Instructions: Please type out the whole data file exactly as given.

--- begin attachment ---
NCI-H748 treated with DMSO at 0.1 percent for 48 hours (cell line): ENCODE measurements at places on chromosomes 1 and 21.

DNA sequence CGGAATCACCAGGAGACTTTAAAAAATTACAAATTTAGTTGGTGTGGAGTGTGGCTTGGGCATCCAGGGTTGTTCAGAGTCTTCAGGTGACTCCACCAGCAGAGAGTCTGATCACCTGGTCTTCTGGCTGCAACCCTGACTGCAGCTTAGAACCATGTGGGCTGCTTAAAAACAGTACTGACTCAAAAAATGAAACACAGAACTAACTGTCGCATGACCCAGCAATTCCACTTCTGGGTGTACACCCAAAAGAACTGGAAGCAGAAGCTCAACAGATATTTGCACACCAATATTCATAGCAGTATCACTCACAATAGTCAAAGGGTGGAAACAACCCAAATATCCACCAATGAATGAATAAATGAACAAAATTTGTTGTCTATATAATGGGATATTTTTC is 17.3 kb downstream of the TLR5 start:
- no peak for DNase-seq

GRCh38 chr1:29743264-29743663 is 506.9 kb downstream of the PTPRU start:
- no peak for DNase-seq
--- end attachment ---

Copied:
NCI-H748 treated with DMSO at 0.1 percent for 48 hours (cell line): ENCODE measurements at places on chromosomes 1 and 21.

DNA sequence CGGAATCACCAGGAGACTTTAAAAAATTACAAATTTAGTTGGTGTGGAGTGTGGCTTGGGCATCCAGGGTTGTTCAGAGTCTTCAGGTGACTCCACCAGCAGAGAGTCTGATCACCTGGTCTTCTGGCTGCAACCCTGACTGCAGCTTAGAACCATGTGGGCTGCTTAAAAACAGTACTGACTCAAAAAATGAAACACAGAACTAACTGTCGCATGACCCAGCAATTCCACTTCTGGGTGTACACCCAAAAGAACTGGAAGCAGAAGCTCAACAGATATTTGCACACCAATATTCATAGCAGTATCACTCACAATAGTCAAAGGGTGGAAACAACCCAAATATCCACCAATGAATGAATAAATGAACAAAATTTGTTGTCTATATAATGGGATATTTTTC is 17.3 kb downstream of the TLR5 start:
- no peak for DNase-seq

GRCh38 chr1:29743264-29743663 is 506.9 kb downstream of the PTPRU start:
- no peak for DNase-seq